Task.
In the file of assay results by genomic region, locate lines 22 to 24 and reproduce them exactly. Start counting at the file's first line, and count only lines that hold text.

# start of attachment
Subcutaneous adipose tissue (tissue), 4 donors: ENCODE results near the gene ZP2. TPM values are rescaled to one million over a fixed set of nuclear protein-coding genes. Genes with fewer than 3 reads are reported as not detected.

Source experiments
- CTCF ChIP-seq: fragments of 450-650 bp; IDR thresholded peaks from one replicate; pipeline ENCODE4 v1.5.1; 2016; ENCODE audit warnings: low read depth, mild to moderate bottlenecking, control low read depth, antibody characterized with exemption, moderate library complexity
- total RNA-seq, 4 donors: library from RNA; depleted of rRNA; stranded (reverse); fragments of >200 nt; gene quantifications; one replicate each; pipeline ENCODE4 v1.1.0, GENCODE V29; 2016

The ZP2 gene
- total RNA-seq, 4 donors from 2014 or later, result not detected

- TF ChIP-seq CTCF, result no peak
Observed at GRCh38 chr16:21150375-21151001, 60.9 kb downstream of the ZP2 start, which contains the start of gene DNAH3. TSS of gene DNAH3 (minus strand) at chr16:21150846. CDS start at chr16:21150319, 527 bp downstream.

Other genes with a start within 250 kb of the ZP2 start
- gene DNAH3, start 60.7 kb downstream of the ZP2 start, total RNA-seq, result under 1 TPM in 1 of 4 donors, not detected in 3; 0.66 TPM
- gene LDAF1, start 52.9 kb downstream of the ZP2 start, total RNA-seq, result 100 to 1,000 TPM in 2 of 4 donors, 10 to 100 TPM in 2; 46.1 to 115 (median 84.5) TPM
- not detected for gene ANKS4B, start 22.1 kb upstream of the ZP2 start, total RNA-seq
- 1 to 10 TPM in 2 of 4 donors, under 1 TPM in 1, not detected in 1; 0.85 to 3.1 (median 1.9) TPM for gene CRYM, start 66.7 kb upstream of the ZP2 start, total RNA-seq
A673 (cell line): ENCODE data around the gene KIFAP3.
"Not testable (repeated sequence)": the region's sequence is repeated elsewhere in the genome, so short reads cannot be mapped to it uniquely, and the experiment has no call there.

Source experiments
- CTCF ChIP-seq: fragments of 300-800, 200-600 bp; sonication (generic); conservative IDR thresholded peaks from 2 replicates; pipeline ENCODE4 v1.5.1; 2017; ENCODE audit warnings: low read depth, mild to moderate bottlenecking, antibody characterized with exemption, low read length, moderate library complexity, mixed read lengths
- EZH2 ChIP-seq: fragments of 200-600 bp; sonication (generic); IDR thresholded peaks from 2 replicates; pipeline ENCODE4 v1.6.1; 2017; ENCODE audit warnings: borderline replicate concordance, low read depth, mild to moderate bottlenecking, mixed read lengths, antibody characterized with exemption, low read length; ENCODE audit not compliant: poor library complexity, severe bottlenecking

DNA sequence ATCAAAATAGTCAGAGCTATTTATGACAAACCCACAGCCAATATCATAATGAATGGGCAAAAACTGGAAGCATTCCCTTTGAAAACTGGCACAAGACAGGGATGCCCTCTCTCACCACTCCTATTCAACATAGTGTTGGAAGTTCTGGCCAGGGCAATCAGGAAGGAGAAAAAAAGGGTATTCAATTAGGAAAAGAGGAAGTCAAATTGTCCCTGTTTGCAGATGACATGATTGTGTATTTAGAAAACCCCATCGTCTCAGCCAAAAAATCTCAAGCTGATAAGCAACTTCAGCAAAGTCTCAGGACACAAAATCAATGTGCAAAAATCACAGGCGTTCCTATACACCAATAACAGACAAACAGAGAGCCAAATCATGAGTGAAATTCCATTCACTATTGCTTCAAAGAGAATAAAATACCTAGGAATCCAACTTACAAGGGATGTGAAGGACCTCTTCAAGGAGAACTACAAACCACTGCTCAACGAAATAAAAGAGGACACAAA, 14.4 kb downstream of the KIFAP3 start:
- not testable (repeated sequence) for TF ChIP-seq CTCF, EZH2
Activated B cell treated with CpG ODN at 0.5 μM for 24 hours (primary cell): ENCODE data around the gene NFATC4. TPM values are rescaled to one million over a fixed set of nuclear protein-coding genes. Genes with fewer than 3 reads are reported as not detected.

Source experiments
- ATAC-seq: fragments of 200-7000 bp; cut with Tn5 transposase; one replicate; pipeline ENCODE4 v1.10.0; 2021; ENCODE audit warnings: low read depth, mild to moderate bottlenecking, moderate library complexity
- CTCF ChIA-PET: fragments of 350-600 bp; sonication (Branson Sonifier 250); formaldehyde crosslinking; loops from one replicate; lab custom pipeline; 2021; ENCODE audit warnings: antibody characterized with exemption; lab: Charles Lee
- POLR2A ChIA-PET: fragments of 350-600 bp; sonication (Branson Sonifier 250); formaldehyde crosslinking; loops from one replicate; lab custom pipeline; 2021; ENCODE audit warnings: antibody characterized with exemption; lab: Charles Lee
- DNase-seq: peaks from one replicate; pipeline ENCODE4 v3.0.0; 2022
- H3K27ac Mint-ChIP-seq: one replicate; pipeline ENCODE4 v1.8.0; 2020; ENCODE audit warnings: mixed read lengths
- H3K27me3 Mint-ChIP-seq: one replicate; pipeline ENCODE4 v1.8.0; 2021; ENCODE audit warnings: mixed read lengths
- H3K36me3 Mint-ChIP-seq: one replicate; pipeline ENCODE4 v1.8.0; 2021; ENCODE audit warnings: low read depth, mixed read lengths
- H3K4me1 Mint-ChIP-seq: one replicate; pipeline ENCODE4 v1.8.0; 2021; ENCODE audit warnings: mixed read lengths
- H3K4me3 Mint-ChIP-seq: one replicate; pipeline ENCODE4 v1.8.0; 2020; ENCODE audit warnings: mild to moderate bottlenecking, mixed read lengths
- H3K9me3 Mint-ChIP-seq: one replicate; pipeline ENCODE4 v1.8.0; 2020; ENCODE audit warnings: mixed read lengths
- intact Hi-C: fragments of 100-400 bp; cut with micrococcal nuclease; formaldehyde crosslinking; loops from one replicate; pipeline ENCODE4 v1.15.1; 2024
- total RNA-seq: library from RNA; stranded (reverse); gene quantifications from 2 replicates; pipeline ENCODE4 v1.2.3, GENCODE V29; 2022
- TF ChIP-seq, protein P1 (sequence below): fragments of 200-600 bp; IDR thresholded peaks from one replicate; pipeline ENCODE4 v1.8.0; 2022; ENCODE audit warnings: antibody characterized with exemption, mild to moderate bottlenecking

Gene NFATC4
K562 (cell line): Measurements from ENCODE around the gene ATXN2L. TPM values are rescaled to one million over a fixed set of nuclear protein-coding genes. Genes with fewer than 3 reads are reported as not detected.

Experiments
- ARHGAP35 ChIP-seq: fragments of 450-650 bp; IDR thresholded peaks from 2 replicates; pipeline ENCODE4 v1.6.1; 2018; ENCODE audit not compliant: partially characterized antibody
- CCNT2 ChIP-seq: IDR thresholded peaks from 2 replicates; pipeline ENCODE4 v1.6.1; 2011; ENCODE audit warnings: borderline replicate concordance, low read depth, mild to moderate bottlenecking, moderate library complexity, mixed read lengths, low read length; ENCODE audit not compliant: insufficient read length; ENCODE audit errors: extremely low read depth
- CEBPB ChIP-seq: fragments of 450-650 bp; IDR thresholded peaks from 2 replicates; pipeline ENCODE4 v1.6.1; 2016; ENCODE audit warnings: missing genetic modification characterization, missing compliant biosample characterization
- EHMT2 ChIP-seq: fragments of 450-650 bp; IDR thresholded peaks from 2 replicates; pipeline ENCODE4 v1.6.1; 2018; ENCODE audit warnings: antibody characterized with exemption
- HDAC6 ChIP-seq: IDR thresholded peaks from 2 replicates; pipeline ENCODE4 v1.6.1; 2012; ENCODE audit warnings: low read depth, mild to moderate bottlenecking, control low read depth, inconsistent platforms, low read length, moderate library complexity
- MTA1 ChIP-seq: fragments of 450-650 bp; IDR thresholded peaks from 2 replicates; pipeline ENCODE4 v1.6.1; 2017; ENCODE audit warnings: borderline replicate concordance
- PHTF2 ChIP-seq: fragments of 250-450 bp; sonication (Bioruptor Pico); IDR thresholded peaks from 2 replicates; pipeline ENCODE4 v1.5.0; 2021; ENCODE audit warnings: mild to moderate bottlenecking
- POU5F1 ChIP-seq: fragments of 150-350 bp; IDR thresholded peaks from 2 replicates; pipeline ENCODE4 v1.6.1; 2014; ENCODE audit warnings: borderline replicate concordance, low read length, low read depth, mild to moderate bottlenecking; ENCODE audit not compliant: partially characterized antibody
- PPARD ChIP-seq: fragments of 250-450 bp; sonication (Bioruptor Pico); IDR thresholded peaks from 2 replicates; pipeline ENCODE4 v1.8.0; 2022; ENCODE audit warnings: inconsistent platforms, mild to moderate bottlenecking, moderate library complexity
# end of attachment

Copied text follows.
Source experiments
- ATAC-seq: fragments of 200-7000 bp; cut with Tn5 transposase; one replicate; pipeline ENCODE4 v1.10.0; 2021; ENCODE audit warnings: low read depth, mild to moderate bottlenecking, moderate library complexity
- CTCF ChIA-PET: fragments of 350-600 bp; sonication (Branson Sonifier 250); formaldehyde crosslinking; loops from one replicate; lab custom pipeline; 2021; ENCODE audit warnings: antibody characterized with exemption; lab: Charles Lee